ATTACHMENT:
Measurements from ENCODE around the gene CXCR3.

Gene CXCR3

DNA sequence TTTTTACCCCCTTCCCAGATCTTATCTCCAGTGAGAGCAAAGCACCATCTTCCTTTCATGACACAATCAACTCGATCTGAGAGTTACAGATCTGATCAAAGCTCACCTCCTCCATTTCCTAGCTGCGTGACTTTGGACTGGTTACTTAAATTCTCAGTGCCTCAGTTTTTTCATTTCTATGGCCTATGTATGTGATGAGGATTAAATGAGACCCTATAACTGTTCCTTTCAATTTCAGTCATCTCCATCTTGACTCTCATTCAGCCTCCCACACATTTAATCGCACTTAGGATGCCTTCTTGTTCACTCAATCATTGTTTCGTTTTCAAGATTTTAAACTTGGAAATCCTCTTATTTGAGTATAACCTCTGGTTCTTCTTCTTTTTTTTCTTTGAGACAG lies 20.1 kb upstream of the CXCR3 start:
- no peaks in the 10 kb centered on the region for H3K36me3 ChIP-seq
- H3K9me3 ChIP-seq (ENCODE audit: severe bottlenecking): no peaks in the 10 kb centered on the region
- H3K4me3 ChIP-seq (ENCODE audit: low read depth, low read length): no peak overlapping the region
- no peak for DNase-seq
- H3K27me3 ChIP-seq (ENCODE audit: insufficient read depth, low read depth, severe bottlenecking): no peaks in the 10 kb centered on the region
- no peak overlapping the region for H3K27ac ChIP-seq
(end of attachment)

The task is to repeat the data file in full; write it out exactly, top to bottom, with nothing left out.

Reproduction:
Measurements from ENCODE around the gene CXCR3.

Gene CXCR3

DNA sequence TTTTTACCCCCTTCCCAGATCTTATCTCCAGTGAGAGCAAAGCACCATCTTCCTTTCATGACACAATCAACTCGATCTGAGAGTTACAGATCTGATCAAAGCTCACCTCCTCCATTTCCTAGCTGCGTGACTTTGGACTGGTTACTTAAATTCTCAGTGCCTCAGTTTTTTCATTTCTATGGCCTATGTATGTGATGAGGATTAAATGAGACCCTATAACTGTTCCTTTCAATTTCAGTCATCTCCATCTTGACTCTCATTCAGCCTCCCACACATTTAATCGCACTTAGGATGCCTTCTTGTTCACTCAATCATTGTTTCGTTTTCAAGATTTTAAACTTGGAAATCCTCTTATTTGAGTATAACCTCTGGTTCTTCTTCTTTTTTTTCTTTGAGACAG lies 20.1 kb upstream of the CXCR3 start:
- no peaks in the 10 kb centered on the region for H3K36me3 ChIP-seq
- H3K9me3 ChIP-seq (ENCODE audit: severe bottlenecking): no peaks in the 10 kb centered on the region
- H3K4me3 ChIP-seq (ENCODE audit: low read depth, low read length): no peak overlapping the region
- no peak for DNase-seq
- H3K27me3 ChIP-seq (ENCODE audit: insufficient read depth, low read depth, severe bottlenecking): no peaks in the 10 kb centered on the region
- no peak overlapping the region for H3K27ac ChIP-seq